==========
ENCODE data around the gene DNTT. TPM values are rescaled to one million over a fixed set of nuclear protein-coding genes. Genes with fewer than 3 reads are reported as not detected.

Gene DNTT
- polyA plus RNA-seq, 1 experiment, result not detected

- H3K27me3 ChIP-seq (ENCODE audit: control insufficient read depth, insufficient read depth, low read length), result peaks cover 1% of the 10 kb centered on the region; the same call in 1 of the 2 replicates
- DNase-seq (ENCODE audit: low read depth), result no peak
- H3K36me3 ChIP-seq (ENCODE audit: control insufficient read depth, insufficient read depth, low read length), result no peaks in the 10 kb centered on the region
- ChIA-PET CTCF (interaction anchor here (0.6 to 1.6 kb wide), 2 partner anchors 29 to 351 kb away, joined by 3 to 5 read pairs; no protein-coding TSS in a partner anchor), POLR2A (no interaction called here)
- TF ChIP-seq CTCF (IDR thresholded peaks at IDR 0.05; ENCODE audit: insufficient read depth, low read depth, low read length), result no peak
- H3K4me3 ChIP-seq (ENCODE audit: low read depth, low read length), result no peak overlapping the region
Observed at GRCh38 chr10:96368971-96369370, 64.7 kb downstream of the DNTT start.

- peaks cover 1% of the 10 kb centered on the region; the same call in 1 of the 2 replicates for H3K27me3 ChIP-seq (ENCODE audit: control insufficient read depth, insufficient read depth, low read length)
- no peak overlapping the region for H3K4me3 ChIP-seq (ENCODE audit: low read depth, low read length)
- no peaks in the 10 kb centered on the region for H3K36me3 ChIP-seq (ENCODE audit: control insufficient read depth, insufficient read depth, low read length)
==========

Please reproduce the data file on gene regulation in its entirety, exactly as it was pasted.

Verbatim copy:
ENCODE data around the gene DNTT. TPM values are rescaled to one million over a fixed set of nuclear protein-coding genes. Genes with fewer than 3 reads are reported as not detected.

Gene DNTT
- polyA plus RNA-seq, 1 experiment, result not detected

- H3K27me3 ChIP-seq (ENCODE audit: control insufficient read depth, insufficient read depth, low read length), result peaks cover 1% of the 10 kb centered on the region; the same call in 1 of the 2 replicates
- DNase-seq (ENCODE audit: low read depth), result no peak
- H3K36me3 ChIP-seq (ENCODE audit: control insufficient read depth, insufficient read depth, low read length), result no peaks in the 10 kb centered on the region
- ChIA-PET CTCF (interaction anchor here (0.6 to 1.6 kb wide), 2 partner anchors 29 to 351 kb away, joined by 3 to 5 read pairs; no protein-coding TSS in a partner anchor), POLR2A (no interaction called here)
- TF ChIP-seq CTCF (IDR thresholded peaks at IDR 0.05; ENCODE audit: insufficient read depth, low read depth, low read length), result no peak
- H3K4me3 ChIP-seq (ENCODE audit: low read depth, low read length), result no peak overlapping the region
Observed at GRCh38 chr10:96368971-96369370, 64.7 kb downstream of the DNTT start.

- peaks cover 1% of the 10 kb centered on the region; the same call in 1 of the 2 replicates for H3K27me3 ChIP-seq (ENCODE audit: control insufficient read depth, insufficient read depth, low read length)
- no peak overlapping the region for H3K4me3 ChIP-seq (ENCODE audit: low read depth, low read length)
- no peaks in the 10 kb centered on the region for H3K36me3 ChIP-seq (ENCODE audit: control insufficient read depth, insufficient read depth, low read length)